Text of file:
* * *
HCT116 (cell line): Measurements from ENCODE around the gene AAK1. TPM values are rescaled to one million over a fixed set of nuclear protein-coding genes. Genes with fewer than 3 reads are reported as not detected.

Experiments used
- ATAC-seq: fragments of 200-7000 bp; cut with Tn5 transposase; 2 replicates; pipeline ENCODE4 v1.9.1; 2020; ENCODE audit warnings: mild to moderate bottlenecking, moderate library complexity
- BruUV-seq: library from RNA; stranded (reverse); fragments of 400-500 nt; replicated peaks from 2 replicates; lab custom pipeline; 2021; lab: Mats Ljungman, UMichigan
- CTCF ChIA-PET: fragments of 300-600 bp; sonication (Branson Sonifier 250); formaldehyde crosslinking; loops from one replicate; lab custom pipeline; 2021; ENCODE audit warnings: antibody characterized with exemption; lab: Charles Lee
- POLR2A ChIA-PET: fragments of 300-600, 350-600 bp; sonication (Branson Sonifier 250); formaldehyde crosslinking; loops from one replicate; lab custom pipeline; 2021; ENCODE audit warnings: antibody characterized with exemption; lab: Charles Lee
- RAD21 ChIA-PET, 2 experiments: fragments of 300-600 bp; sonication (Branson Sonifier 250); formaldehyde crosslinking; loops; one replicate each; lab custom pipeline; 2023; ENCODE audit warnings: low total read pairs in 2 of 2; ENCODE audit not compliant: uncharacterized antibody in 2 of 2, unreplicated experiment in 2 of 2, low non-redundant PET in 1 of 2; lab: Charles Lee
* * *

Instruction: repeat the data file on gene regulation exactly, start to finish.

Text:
HCT116 (cell line): Measurements from ENCODE around the gene AAK1. TPM values are rescaled to one million over a fixed set of nuclear protein-coding genes. Genes with fewer than 3 reads are reported as not detected.

Experiments used
- ATAC-seq: fragments of 200-7000 bp; cut with Tn5 transposase; 2 replicates; pipeline ENCODE4 v1.9.1; 2020; ENCODE audit warnings: mild to moderate bottlenecking, moderate library complexity
- BruUV-seq: library from RNA; stranded (reverse); fragments of 400-500 nt; replicated peaks from 2 replicates; lab custom pipeline; 2021; lab: Mats Ljungman, UMichigan
- CTCF ChIA-PET: fragments of 300-600 bp; sonication (Branson Sonifier 250); formaldehyde crosslinking; loops from one replicate; lab custom pipeline; 2021; ENCODE audit warnings: antibody characterized with exemption; lab: Charles Lee
- POLR2A ChIA-PET: fragments of 300-600, 350-600 bp; sonication (Branson Sonifier 250); formaldehyde crosslinking; loops from one replicate; lab custom pipeline; 2021; ENCODE audit warnings: antibody characterized with exemption; lab: Charles Lee
- RAD21 ChIA-PET, 2 experiments: fragments of 300-600 bp; sonication (Branson Sonifier 250); formaldehyde crosslinking; loops; one replicate each; lab custom pipeline; 2023; ENCODE audit warnings: low total read pairs in 2 of 2; ENCODE audit not compliant: uncharacterized antibody in 2 of 2, unreplicated experiment in 2 of 2, low non-redundant PET in 1 of 2; lab: Charles Lee